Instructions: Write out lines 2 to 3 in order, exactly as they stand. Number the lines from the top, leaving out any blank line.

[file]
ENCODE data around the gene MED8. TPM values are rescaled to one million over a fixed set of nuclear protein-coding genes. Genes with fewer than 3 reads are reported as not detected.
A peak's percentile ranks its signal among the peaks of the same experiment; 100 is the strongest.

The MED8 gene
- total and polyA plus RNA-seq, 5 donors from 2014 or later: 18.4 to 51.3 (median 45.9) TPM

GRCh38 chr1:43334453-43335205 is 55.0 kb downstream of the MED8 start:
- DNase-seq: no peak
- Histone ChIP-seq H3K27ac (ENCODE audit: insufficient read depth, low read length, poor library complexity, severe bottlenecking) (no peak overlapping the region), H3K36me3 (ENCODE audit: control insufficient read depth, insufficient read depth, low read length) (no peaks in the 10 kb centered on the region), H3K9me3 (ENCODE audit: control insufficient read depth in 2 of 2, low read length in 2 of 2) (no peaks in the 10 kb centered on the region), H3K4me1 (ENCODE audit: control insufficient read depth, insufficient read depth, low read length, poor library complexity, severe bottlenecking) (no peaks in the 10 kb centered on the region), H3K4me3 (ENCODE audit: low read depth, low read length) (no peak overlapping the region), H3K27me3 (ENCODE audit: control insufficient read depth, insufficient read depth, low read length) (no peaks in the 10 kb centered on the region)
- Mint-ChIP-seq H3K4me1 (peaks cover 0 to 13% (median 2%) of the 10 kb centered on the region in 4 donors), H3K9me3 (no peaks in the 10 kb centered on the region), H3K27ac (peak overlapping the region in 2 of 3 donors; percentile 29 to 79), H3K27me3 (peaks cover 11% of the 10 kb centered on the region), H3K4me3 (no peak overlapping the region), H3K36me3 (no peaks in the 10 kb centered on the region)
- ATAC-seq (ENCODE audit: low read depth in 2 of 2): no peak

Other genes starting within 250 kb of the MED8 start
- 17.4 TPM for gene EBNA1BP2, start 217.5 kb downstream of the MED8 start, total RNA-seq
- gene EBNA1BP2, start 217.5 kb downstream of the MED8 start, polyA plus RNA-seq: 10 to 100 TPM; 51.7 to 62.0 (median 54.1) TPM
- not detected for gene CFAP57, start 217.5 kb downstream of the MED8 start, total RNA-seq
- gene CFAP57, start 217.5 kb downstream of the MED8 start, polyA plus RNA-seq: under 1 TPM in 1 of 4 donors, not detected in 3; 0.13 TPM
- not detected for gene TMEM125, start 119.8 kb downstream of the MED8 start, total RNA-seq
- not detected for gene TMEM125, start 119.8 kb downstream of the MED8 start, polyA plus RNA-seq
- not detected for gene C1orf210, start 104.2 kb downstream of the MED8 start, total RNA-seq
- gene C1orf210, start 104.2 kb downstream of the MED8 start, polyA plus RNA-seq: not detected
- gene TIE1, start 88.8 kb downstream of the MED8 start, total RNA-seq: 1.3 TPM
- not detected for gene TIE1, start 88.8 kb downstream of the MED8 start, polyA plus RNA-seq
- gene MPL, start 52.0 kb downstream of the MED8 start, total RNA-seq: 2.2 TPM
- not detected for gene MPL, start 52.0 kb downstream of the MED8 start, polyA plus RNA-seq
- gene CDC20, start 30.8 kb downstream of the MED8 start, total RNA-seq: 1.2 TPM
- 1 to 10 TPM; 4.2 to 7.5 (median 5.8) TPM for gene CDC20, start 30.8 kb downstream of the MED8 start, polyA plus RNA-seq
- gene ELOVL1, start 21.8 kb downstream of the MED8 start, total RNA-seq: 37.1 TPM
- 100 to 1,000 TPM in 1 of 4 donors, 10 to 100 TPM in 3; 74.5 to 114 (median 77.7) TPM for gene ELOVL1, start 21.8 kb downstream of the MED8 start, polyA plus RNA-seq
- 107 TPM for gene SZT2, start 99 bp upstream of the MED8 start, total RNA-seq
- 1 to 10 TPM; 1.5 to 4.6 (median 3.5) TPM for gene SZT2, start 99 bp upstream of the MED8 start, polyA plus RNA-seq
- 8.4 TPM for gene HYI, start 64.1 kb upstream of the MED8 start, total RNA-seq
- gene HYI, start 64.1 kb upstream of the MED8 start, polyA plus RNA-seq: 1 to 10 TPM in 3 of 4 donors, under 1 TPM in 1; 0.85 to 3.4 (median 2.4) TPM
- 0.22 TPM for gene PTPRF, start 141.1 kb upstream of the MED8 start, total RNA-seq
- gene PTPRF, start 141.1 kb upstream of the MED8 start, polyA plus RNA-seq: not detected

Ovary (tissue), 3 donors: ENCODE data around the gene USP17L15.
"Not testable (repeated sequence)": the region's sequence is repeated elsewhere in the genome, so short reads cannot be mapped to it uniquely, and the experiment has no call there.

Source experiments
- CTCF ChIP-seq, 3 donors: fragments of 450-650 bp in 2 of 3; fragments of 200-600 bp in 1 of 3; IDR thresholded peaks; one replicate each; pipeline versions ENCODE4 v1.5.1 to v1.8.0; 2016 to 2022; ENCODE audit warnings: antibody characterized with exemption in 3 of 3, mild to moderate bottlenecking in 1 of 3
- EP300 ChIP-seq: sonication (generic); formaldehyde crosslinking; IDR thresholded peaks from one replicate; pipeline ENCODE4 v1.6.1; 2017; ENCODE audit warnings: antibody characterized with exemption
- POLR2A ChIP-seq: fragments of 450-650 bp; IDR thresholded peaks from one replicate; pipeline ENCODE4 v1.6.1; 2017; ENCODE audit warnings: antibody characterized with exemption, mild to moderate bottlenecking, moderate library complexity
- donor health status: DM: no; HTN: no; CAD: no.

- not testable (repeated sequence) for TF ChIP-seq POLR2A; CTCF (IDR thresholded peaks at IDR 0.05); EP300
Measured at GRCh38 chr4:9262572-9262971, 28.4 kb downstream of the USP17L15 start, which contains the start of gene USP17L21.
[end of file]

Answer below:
A peak's percentile ranks its signal among the peaks of the same experiment; 100 is the strongest.

The MED8 gene